NEW YORK – Spanish intellectual Carmen de Zulueta, a civil war exile who taught at U.S. universities, died in New York after suffering an accident, scholar Isaias Lerner said Monday. She was 93.
Zulueta took a bad fall on a Manhattan street that caused her to go into a coma from which she never recovered, and she died on Saturday, Lerner told Efe, hailing the body of work of the intellectual, whom he called the “last survivor of the Spanish political emigrants (who came to) the United States.”
“She was a central figure among the Spanish exiles in New York after the Civil War,” said the well-known Hispanist, a colleague of Zulueta on the faculty of the City University of New York.
Spain’s consul general in New York, Fernando Villalonga, also emphasized to Efe Zulueta’s importance, calling her “the most important Hispanist in the United States from the generation of the Spanish Republic.”
“She was a very representative figure of a generation that, with the exile, generated a strong interest in Hispanic studies in universities in the United States and abroad,” added Villalonga regarding Zulueta, who in 1989 was decorated by Spain’s royal family for her work on spreading Spanish culture.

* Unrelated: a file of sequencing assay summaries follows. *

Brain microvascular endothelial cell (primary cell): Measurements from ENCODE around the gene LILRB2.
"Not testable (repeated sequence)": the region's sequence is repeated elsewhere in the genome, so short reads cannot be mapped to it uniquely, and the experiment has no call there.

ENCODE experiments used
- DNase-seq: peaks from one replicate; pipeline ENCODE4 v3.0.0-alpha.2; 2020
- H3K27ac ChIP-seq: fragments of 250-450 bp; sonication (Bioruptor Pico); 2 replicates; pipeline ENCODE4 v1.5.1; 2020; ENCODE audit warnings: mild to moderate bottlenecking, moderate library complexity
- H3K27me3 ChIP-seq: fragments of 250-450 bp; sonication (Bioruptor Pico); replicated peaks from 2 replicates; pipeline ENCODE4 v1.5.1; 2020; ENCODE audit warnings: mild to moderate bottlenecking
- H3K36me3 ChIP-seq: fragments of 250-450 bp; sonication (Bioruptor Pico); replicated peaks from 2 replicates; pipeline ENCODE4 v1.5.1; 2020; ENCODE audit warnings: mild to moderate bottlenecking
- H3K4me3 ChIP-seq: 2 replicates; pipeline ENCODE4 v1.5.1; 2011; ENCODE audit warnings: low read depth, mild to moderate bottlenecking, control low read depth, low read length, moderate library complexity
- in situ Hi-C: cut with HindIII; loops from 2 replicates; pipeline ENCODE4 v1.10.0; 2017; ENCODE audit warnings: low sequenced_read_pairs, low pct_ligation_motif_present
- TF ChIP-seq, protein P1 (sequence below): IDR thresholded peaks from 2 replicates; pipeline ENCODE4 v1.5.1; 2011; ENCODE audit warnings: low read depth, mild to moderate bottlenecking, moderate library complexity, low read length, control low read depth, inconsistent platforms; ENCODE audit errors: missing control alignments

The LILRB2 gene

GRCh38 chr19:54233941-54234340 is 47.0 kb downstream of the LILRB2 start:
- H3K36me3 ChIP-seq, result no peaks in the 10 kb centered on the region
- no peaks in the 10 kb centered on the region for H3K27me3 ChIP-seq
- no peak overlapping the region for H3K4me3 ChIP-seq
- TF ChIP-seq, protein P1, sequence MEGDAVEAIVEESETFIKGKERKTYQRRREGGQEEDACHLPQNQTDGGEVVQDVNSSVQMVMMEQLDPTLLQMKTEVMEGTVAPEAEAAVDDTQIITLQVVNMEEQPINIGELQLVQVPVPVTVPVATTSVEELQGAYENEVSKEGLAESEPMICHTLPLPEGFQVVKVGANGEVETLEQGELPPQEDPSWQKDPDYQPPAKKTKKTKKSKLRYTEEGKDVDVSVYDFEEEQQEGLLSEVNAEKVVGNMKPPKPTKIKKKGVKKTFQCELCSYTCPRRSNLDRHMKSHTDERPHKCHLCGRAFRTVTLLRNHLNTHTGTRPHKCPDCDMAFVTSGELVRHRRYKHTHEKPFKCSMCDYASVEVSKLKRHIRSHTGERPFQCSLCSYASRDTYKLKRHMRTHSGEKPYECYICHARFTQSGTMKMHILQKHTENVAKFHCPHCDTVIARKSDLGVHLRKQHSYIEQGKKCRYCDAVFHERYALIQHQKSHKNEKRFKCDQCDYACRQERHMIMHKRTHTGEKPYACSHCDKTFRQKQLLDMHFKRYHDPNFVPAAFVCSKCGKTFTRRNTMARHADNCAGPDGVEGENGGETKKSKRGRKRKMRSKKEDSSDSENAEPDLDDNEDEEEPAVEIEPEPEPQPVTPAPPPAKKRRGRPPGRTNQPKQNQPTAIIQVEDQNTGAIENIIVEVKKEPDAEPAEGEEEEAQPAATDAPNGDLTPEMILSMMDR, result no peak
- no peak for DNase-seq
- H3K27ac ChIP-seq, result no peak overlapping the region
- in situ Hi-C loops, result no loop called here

The daughter of Spanish diplomat Luis de Zulueta, Carmen went into exile at the end of the 1936-1939 Civil War with her family in France, England and Colombia before coming to the United States.
The writer earned a doctorate from New York University and later taught classes Harvard, Columbia and at Wheaton College in Illinois.
Standing out among her works are “Caminos de España y de America,” “Cien años de educacion de la mujer española,” and “Compañeros de paseo.”
Surviving her are her children John and Maria, as well as a grandson, although her husband, U.S. businessman and publisher Richard Greenebaum, died in 1990. EFE